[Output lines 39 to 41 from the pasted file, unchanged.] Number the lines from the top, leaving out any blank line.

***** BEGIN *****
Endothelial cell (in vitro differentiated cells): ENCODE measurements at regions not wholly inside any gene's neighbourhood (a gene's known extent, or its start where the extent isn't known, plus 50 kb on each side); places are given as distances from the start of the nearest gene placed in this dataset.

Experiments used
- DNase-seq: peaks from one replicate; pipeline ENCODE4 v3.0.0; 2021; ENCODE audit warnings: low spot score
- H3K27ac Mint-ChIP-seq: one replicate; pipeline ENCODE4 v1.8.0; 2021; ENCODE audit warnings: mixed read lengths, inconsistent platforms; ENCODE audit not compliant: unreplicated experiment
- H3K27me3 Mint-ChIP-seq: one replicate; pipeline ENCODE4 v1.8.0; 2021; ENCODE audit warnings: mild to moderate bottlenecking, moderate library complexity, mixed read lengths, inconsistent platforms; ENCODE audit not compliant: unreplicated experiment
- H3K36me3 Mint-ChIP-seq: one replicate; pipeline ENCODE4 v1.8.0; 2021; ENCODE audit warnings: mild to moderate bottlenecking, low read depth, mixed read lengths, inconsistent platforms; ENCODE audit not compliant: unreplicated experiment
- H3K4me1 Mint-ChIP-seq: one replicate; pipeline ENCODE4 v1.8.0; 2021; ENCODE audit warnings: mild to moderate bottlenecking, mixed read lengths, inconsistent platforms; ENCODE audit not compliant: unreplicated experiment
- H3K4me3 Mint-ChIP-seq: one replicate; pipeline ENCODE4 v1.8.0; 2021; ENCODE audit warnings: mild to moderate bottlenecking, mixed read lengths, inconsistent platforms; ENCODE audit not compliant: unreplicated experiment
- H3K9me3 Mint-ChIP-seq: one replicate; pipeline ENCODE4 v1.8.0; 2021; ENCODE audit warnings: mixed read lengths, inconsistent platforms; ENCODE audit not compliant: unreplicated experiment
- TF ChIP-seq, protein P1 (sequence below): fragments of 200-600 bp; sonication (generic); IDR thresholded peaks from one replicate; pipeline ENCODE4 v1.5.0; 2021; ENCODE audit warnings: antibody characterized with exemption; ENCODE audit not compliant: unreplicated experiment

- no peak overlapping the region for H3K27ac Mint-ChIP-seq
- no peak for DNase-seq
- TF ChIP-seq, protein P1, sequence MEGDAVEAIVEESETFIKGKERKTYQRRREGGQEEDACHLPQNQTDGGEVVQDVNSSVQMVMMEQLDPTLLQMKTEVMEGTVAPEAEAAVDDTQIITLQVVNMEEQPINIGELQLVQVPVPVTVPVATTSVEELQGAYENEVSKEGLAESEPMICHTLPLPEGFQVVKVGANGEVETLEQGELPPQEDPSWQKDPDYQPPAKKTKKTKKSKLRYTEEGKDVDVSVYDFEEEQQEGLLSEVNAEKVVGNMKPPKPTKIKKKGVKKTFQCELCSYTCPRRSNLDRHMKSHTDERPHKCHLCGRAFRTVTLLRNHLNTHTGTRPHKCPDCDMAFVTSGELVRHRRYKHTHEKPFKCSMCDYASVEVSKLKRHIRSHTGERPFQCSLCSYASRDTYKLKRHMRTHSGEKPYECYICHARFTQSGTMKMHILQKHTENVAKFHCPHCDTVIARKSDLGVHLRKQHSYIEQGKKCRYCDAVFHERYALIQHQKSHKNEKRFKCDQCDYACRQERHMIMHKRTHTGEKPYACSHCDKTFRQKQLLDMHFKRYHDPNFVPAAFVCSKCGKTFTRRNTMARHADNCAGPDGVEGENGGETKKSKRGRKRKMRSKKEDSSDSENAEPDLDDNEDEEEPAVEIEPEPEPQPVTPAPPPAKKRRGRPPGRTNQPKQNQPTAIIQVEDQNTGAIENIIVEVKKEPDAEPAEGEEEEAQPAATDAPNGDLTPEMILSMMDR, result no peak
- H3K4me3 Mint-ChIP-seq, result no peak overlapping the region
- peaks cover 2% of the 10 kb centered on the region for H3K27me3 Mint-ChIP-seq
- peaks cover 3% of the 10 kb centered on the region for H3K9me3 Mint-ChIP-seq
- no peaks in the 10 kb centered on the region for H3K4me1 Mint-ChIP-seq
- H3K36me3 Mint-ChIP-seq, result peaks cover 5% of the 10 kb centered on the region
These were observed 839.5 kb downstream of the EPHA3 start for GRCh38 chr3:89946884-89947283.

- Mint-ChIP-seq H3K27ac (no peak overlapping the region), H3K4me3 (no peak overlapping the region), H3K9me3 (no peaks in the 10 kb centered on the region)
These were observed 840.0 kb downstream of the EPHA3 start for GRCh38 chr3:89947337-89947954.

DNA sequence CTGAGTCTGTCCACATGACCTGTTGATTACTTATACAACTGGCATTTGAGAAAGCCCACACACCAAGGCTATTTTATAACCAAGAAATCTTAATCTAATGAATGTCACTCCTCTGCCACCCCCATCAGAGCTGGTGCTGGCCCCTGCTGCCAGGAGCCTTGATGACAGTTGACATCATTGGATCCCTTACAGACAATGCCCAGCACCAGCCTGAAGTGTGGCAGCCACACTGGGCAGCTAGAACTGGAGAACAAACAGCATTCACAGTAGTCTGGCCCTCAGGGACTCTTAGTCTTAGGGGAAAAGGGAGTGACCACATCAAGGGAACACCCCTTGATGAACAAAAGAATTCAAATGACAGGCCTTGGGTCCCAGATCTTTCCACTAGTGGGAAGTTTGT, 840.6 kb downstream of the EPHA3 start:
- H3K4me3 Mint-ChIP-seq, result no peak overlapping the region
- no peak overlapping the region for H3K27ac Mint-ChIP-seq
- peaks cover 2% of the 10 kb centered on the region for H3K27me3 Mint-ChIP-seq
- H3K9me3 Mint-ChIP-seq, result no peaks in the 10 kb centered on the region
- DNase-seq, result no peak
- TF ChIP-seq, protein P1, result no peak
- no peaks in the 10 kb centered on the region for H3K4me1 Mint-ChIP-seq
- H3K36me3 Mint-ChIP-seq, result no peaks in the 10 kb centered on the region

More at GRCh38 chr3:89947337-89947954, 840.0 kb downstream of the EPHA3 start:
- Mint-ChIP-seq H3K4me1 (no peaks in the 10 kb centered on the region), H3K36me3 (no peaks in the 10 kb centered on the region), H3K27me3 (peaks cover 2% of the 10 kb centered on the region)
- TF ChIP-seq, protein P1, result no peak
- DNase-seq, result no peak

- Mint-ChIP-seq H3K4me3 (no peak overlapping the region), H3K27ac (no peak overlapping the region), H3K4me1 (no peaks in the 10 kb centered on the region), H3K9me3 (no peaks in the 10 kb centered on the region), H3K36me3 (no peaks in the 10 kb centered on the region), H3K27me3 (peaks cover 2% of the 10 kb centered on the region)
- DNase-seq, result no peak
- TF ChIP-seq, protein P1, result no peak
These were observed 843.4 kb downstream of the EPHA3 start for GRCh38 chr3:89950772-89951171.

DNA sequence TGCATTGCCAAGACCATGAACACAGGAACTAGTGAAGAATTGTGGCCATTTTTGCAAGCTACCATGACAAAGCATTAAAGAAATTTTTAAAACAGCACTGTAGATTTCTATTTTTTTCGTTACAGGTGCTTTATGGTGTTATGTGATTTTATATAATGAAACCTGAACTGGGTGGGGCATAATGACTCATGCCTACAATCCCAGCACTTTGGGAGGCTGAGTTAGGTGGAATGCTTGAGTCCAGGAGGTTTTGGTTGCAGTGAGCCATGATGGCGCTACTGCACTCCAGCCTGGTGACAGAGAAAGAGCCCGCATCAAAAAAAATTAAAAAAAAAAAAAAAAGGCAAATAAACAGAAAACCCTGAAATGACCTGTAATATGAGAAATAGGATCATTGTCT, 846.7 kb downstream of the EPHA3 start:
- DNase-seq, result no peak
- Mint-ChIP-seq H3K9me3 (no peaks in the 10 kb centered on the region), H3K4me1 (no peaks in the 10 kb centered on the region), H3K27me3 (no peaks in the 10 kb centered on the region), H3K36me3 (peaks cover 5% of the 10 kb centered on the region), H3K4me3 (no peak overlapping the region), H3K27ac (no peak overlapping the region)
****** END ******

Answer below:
DNA sequence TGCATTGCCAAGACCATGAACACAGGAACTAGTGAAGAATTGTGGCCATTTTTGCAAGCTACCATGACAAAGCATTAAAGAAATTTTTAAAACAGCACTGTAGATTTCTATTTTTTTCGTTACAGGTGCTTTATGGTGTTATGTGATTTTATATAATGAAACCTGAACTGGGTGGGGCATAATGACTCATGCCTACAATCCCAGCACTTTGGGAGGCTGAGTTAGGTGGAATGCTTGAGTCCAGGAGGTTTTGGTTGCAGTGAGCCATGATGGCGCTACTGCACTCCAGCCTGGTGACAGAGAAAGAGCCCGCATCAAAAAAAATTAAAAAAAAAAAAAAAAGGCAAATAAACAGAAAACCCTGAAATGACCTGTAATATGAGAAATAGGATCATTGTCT, 846.7 kb downstream of the EPHA3 start:
- DNase-seq, result no peak
- Mint-ChIP-seq H3K9me3 (no peaks in the 10 kb centered on the region), H3K4me1 (no peaks in the 10 kb centered on the region), H3K27me3 (no peaks in the 10 kb centered on the region), H3K36me3 (peaks cover 5% of the 10 kb centered on the region), H3K4me3 (no peak overlapping the region), H3K27ac (no peak overlapping the region)